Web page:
The owner was out a couple of months' rent because the fire damage throughout the apartment rendered it unusable, because it needed a considerable amount of repair and replacement. He, unfortunately, didn't have insurance coverage for the rent loss.
The landlord asked his insurance adjuster about the $500 hospital bill, "Why should we be responsible for her carelessness?" The adjuster simply said, "It's less expensive to pay this small claim rather than getting involved with any legal action. He said, "Once an attorney enters the picture, the cost doubles and triples, and you never know what we could end up with, loss of work time, psychological trauma, inability to have children. Who knows what all?"
I'm sure there are hundreds of stories about fires that occurred when the smoke detectors, fire alarms, or fire extinguishers didn't work or weren't available. Therefore, do whatever it takes and everything within your means to keep that property from being vulnerable to any kind of lawsuit.
Step Number 3: The next important inspection should be the kitchen. Check the floors, window coverings, curtains, blinds, or drapes for stains, dirt, and grease. Make sure the refrigerator is clean and in prime condition. Does the dishwasher smell from the previous tenant's use, and is it clean?
Are the stove and air vents clean? Are there cracks and crevices on the stove filled with cooking grease from the previous tenant?
How are the kitchen cupboards? Think of this. Tenants are placing all of their personal eating utensils, probably a lot of them wedding gifts, into that cupboard. I'm sure you can understand that no one wants to see dirt, spider webs, or, worse than anything, mouse droppings in the cupboards.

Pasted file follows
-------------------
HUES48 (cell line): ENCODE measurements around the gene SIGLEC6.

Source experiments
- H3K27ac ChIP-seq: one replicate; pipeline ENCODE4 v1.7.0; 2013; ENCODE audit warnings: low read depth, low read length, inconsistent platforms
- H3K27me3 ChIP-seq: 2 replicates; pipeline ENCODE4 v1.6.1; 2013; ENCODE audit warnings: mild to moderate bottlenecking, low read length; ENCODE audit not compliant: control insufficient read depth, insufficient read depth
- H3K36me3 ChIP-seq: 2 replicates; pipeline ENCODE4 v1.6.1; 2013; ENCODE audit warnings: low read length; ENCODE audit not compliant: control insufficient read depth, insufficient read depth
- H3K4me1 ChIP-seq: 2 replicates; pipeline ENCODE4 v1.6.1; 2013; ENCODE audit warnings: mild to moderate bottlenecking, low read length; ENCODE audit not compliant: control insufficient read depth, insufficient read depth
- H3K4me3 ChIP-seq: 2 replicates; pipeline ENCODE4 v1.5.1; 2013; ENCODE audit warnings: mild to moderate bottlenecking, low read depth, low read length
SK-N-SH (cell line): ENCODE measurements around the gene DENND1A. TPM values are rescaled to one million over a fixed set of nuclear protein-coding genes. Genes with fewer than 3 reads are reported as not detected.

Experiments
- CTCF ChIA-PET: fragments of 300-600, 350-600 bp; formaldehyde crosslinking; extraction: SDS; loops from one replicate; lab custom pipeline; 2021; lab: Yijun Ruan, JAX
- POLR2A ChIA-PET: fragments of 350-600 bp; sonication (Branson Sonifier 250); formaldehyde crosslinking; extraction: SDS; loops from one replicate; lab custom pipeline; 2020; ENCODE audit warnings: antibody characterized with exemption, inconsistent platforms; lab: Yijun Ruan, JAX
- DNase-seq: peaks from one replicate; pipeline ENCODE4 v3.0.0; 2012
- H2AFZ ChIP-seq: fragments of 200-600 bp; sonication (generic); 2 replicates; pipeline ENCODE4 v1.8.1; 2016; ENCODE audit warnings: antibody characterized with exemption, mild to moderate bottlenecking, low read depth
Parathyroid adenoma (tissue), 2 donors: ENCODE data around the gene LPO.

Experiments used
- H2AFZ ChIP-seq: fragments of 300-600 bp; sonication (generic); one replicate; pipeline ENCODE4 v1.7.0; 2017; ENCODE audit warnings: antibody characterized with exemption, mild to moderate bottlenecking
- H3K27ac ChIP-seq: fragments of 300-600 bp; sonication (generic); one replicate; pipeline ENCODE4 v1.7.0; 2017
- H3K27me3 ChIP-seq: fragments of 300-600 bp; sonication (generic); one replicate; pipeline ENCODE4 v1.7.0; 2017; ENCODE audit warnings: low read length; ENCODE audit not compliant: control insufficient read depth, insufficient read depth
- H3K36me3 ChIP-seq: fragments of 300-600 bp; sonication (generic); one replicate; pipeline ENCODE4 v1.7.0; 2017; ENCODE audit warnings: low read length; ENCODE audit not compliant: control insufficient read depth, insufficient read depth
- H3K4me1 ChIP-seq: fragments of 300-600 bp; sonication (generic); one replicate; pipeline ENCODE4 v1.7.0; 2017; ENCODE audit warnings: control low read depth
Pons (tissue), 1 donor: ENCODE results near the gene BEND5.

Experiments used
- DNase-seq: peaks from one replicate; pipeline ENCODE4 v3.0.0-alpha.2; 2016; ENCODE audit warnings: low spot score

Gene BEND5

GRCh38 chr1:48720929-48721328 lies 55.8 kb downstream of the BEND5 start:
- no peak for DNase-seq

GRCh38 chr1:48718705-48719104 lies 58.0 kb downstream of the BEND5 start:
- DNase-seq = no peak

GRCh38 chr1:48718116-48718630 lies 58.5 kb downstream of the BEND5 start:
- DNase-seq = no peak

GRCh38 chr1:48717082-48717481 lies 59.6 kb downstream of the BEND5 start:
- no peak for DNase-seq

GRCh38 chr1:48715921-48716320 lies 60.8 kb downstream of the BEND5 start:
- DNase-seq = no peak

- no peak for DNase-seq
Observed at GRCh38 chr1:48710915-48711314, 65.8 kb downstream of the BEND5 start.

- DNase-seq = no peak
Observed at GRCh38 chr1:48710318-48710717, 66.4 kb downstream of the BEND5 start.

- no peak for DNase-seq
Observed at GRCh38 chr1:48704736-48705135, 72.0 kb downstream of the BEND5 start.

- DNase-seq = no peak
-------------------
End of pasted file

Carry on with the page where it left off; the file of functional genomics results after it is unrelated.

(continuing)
The kitchen and bathroom are two prime areas that you want to present to the new tenant as being meticulously clean.
Step Number 4. How does the all-important bathroom look? Would you have second thoughts about using the bathroom if you lived there? If so, correct whatever you observe, smell, or find objectionable. Is it clean? Does it smell good? Is the shower or bathtub clean? A new toilet seat is a simple and inexpensive improvement. There's nothing that will turn off anyone more than an ugly, cracked, or dirty toilet seat. Put in a new roll of toilet paper.
Step Number 5: Don't hesitate to use a good-smelling soap or cleaning agent. If the unit smells fresh and clean, it's to your benefit. Maybe it's best to avoid Lysol. Another smell that is distasteful is roach spray.
Excerpted from What Every Landlord Needs to Know by Richard H. Jorgensen. Copyright © 2005 by The McGraw-Hill Companies, Inc.. Excerpted by permission of The McGraw-Hill Companies, Inc..
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Table of Contents
Chapter 1 Selecting High-Quality Tenants
Chapter 2 Finding the Ideal Tenant
Chapter 3 Screening Out the Most Undesirable Tenants
Chapter 4 Discrimination Laws
Chapter 5 Avoiding Rejection Lawsuits
Chapter 6 The Legal System
Chapter 7 The Rent Application or Application for Lease
Chapter 8 Understanding the Lease and Contractual Agreement
Chapter 9 Know and Understand the Benefits of the Credit Report
Chapter 10 Finding a Credit Bureau
Chapter 11 Repair, Replacement, and Maintenance
Chapter 12 Developing a Financially Successful Self-Management Program
Chapter 13 Creeping Socialism in Real Estate
Chapter 14 Insurance Coverage
Chapter 15 Eviction and Collecting Past-Due Rent
Chapter 16 Moving Out and Rent Deposit
Chapter 17 The Positive Aspects of Real Estate Investing
Chapter 18 Forms